BOSTON — An explosion ripped through the air.
Elite runners of the Boston Marathon experienced flashbacks as they hit the ground. Voices raised in volume as everyone reacted to the perceived threat.
Run Now Relay runner Johnny Clemons said he was in search of the perpetrator. He did not have to go far. The source of the loud noise was a blown tire.
The story came on the heels of his participation in the marathon. We stood outside of a pizza joint called Viga in downtown Boston. Nearby stood two members of the Run Now support crew, Ivey Lawrence and Cark Campbell. All three of us worked to get interviews for various news agencies — me with my voice recorder and them with their video recordings.
Two aspects of Johnny’s story jumped out at me. First, how terrified the brave, supportive and strong runners must have been at the sound. Second, Clemons’ determination to help others in the face of danger reminded me of why he would join the Run Now Relay effort.
More than 30 individuals, a mixture of runners and support crew, set out Saturday, April 12, from Cleveland to run 1,075 miles to Boston in honor of the city and those harmed in the 2013 bombing.
I arrived on the scene Saturday, April 19, in Hopkinton, Mass., to witness the arrival of the group to the start line of the Boston Marathon.
The eight-day journey was well documented by Lawrence, Campbell and the five Run Now teams: Big Orange, Green Machines, the Purple Pavement Pounders, the Mellow Yellow Submarines and Blue Boston Boomerang. Tweets were sent out to various news agencies along the route, which explained their presence Saturday afternoon.
Although the race was still two days away, the town of Hopkinton was alive with activity.
Businesses and families set up booths, activities and signs of encouragement in the yards bordering the route. A row of portable toilets as far as the eye could see seemed to take up one of the small streets. Road workers and police officers doggedly checked manhole-covered sewers to ensure nothing dastardly waited beneath the roadway.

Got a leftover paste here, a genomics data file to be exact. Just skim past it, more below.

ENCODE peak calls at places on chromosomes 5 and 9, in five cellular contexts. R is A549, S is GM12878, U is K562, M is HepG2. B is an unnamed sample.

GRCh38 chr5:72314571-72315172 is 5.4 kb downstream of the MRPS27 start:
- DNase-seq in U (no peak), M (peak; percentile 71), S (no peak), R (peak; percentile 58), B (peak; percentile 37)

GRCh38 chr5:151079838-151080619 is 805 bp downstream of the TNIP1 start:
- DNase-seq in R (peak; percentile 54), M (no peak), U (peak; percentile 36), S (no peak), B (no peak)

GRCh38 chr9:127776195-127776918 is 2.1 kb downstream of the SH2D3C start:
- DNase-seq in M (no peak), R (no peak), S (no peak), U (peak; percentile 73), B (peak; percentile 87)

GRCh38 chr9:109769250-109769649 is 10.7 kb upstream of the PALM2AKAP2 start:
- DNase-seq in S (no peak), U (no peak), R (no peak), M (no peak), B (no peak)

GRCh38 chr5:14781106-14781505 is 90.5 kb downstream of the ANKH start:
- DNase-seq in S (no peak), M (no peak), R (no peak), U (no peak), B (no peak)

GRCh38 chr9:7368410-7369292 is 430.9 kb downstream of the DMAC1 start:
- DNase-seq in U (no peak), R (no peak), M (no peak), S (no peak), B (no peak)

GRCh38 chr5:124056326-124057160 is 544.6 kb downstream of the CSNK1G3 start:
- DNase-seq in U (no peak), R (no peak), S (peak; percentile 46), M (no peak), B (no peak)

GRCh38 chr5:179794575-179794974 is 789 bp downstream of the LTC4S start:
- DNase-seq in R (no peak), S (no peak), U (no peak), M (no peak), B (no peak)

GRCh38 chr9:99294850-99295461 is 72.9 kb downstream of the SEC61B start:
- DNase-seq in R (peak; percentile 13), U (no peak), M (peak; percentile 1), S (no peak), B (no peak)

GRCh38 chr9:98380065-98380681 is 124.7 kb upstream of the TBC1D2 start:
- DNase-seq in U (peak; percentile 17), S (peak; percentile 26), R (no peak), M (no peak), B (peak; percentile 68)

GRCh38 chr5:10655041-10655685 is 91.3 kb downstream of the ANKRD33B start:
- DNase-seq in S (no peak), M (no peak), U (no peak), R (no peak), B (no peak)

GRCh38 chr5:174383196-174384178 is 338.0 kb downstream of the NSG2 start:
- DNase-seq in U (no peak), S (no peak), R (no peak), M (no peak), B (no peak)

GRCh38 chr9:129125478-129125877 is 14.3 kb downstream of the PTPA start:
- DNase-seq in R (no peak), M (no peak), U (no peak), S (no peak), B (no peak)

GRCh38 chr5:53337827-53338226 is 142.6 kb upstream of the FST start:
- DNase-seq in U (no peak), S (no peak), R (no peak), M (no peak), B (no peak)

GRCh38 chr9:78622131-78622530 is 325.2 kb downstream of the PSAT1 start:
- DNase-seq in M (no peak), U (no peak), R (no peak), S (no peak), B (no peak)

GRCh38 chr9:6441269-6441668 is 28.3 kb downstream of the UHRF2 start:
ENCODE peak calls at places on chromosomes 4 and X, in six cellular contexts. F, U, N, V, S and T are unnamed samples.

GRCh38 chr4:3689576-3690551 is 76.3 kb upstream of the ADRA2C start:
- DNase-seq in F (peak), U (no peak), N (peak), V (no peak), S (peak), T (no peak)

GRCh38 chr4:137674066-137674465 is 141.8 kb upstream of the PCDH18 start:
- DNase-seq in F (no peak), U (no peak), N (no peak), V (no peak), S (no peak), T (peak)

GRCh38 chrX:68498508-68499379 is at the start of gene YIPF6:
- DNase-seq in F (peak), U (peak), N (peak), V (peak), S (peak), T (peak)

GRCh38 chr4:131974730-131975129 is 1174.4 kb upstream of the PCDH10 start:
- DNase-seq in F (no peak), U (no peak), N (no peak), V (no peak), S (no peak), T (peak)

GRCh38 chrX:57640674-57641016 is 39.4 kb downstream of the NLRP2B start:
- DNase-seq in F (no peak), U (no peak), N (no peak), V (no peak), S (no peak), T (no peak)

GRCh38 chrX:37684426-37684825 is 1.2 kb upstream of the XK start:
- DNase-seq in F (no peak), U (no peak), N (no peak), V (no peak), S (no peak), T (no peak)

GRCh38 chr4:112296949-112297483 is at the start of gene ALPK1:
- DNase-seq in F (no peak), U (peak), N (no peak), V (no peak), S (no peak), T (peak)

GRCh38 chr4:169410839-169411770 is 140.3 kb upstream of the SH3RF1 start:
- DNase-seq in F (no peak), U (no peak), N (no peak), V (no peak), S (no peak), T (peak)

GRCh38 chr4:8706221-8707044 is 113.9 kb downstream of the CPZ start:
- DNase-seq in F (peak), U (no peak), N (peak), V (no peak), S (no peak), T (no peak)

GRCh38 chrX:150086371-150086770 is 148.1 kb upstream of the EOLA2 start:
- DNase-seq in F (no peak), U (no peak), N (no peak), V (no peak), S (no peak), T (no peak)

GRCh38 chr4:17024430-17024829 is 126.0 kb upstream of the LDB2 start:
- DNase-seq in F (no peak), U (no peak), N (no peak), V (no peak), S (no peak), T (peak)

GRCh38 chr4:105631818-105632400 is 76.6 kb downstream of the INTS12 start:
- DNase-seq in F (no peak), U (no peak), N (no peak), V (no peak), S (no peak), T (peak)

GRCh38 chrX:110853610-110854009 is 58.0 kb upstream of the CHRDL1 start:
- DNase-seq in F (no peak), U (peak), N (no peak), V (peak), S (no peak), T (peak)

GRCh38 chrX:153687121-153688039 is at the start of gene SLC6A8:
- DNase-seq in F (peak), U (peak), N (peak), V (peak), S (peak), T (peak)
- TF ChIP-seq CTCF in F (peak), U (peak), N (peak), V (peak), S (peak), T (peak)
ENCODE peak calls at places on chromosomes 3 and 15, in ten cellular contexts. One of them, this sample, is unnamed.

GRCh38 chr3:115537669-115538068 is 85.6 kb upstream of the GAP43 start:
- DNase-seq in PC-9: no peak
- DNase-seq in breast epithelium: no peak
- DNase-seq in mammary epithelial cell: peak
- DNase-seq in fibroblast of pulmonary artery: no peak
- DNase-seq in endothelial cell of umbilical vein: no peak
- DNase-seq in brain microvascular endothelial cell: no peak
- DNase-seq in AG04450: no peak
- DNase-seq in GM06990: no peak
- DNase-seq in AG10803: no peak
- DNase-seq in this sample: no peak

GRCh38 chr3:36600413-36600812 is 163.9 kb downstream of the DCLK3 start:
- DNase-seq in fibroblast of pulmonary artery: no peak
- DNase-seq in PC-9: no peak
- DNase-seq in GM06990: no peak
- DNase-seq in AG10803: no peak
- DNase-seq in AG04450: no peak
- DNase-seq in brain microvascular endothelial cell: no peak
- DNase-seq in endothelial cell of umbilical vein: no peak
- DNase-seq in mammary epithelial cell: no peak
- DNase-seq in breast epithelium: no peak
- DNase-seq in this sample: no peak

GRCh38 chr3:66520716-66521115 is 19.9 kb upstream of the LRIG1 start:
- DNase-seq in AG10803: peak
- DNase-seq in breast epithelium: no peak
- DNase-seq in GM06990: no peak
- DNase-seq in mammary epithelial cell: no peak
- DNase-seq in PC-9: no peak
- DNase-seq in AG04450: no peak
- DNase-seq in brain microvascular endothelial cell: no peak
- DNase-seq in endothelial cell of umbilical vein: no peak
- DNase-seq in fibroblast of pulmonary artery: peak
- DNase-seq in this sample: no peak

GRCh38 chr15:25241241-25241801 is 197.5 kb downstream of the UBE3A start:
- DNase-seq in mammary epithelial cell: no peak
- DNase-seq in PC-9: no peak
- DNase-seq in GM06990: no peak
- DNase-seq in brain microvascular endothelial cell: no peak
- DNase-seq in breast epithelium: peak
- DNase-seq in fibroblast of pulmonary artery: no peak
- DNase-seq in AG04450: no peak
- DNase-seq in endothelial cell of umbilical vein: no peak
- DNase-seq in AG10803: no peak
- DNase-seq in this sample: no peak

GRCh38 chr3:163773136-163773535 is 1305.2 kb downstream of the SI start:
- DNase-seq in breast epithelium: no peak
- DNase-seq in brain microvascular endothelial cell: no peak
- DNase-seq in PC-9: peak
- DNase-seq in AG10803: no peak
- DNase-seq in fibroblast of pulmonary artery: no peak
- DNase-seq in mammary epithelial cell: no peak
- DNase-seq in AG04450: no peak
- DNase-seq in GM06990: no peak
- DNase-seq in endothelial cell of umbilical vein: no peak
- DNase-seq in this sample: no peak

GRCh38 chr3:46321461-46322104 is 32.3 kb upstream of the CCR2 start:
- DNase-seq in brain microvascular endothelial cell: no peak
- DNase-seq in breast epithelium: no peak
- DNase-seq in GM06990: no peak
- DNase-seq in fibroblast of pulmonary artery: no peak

In the middle of the town stood a bunch of rambunctious Cleveland residents acting as giddy as school children to be reunited in one place. They stood out for both their sheer number, as there were about 30 of them, and for the neon-yellow shirts they sported.
A cheer arose from the group as the final team joined the yellow mass. Quite suddenly, the Cleveland crowd turned to the Boston Marathon start line. After months of planning and eight days of strenuous labor, the last quarter of a mile was before them.
It was inspirational.
It was exciting.
And, yes, it was hilarious to see Campbell run backwards in front of the crowd to capture the final leg of the journey on his live feed.
Congratulations colored the air as celebratory hugs took team members off their feet.
I was surprised by the energy of the group.
Weren’t these the same runners suffering from sleep deprivation? They sure seemed like the same group. Whether through a runner’s high or an energy supplement, team members gamely took photos, comfortably answered interview questions and listened to the next list of instructions.
Reorganized, the teams made their way back to the vans for a trip into the heart of downtown Boston.
My friends and I jumped into a car to follow. We only got lost like twice, maybe three times. You know what? This is not pertinent to the story.